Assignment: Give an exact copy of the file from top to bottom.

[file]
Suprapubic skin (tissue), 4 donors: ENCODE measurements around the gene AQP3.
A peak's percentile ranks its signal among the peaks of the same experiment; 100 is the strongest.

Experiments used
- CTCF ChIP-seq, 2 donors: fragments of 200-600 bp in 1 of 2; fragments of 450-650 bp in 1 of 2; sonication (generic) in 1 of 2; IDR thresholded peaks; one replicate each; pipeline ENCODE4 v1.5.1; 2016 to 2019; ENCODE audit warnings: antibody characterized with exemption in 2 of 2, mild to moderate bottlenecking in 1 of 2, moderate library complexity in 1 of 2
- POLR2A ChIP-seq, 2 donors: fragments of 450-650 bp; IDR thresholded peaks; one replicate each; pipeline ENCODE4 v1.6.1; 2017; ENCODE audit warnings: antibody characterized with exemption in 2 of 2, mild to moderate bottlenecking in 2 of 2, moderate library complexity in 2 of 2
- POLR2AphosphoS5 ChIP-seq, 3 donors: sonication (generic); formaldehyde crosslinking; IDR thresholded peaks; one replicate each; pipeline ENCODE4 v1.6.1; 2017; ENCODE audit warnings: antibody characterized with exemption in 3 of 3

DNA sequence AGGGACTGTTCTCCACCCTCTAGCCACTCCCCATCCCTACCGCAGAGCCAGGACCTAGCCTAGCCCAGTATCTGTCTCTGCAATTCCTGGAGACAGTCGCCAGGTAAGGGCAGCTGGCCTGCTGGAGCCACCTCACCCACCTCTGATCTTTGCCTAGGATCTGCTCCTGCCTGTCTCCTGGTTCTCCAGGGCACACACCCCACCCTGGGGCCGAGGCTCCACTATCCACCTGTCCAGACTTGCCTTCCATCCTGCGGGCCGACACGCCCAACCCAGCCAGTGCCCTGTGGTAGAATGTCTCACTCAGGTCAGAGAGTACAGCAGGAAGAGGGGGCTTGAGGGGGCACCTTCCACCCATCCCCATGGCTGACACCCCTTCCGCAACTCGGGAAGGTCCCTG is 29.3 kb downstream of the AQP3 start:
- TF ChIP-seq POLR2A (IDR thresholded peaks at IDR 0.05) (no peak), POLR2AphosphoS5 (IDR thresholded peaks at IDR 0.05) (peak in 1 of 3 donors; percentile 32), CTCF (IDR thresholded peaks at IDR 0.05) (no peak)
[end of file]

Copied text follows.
Suprapubic skin (tissue), 4 donors: ENCODE measurements around the gene AQP3.
A peak's percentile ranks its signal among the peaks of the same experiment; 100 is the strongest.

Experiments used
- CTCF ChIP-seq, 2 donors: fragments of 200-600 bp in 1 of 2; fragments of 450-650 bp in 1 of 2; sonication (generic) in 1 of 2; IDR thresholded peaks; one replicate each; pipeline ENCODE4 v1.5.1; 2016 to 2019; ENCODE audit warnings: antibody characterized with exemption in 2 of 2, mild to moderate bottlenecking in 1 of 2, moderate library complexity in 1 of 2
- POLR2A ChIP-seq, 2 donors: fragments of 450-650 bp; IDR thresholded peaks; one replicate each; pipeline ENCODE4 v1.6.1; 2017; ENCODE audit warnings: antibody characterized with exemption in 2 of 2, mild to moderate bottlenecking in 2 of 2, moderate library complexity in 2 of 2
- POLR2AphosphoS5 ChIP-seq, 3 donors: sonication (generic); formaldehyde crosslinking; IDR thresholded peaks; one replicate each; pipeline ENCODE4 v1.6.1; 2017; ENCODE audit warnings: antibody characterized with exemption in 3 of 3

DNA sequence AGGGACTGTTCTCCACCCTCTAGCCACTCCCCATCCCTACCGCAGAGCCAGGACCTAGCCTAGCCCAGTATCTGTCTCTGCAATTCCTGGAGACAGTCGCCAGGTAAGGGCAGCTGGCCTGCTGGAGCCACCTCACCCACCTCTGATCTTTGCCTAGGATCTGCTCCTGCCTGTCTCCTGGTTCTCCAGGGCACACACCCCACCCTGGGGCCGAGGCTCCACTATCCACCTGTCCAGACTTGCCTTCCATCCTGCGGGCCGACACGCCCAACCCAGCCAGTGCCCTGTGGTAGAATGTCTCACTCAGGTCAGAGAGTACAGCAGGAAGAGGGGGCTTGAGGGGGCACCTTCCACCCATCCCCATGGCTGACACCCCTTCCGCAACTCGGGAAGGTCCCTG is 29.3 kb downstream of the AQP3 start:
- TF ChIP-seq POLR2A (IDR thresholded peaks at IDR 0.05) (no peak), POLR2AphosphoS5 (IDR thresholded peaks at IDR 0.05) (peak in 1 of 3 donors; percentile 32), CTCF (IDR thresholded peaks at IDR 0.05) (no peak)